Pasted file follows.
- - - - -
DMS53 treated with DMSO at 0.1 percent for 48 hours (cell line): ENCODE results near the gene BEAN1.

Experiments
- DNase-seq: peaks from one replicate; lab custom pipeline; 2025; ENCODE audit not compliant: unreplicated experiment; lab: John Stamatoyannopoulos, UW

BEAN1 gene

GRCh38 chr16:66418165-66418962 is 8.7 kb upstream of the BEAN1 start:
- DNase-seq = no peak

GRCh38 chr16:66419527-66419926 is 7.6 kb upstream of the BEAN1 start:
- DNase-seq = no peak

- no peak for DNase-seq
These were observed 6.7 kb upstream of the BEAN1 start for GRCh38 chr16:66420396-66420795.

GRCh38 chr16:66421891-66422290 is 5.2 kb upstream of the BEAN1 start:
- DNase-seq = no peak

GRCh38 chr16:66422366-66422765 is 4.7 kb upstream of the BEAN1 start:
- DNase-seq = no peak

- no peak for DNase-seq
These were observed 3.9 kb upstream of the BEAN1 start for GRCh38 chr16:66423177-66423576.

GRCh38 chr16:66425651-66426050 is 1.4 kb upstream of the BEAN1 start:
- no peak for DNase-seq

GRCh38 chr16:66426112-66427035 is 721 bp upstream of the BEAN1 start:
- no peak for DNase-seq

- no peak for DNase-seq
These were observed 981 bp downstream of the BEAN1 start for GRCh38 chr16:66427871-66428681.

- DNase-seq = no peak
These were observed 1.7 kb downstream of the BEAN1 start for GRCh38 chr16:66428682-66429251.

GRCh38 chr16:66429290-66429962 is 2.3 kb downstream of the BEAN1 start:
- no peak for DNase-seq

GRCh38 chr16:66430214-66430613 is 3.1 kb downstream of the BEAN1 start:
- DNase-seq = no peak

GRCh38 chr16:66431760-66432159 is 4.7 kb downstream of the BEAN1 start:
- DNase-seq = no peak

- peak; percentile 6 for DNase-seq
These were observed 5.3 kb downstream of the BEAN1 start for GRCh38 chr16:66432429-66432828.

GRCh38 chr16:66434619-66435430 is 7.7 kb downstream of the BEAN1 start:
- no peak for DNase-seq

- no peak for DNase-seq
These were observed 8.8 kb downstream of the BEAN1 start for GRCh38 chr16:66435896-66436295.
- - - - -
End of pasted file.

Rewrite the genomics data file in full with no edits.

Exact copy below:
DMS53 treated with DMSO at 0.1 percent for 48 hours (cell line): ENCODE results near the gene BEAN1.

Experiments
- DNase-seq: peaks from one replicate; lab custom pipeline; 2025; ENCODE audit not compliant: unreplicated experiment; lab: John Stamatoyannopoulos, UW

BEAN1 gene

GRCh38 chr16:66418165-66418962 is 8.7 kb upstream of the BEAN1 start:
- DNase-seq = no peak

GRCh38 chr16:66419527-66419926 is 7.6 kb upstream of the BEAN1 start:
- DNase-seq = no peak

- no peak for DNase-seq
These were observed 6.7 kb upstream of the BEAN1 start for GRCh38 chr16:66420396-66420795.

GRCh38 chr16:66421891-66422290 is 5.2 kb upstream of the BEAN1 start:
- DNase-seq = no peak

GRCh38 chr16:66422366-66422765 is 4.7 kb upstream of the BEAN1 start:
- DNase-seq = no peak

- no peak for DNase-seq
These were observed 3.9 kb upstream of the BEAN1 start for GRCh38 chr16:66423177-66423576.

GRCh38 chr16:66425651-66426050 is 1.4 kb upstream of the BEAN1 start:
- no peak for DNase-seq

GRCh38 chr16:66426112-66427035 is 721 bp upstream of the BEAN1 start:
- no peak for DNase-seq

- no peak for DNase-seq
These were observed 981 bp downstream of the BEAN1 start for GRCh38 chr16:66427871-66428681.

- DNase-seq = no peak
These were observed 1.7 kb downstream of the BEAN1 start for GRCh38 chr16:66428682-66429251.

GRCh38 chr16:66429290-66429962 is 2.3 kb downstream of the BEAN1 start:
- no peak for DNase-seq

GRCh38 chr16:66430214-66430613 is 3.1 kb downstream of the BEAN1 start:
- DNase-seq = no peak

GRCh38 chr16:66431760-66432159 is 4.7 kb downstream of the BEAN1 start:
- DNase-seq = no peak

- peak; percentile 6 for DNase-seq
These were observed 5.3 kb downstream of the BEAN1 start for GRCh38 chr16:66432429-66432828.

GRCh38 chr16:66434619-66435430 is 7.7 kb downstream of the BEAN1 start:
- no peak for DNase-seq

- no peak for DNase-seq
These were observed 8.8 kb downstream of the BEAN1 start for GRCh38 chr16:66435896-66436295.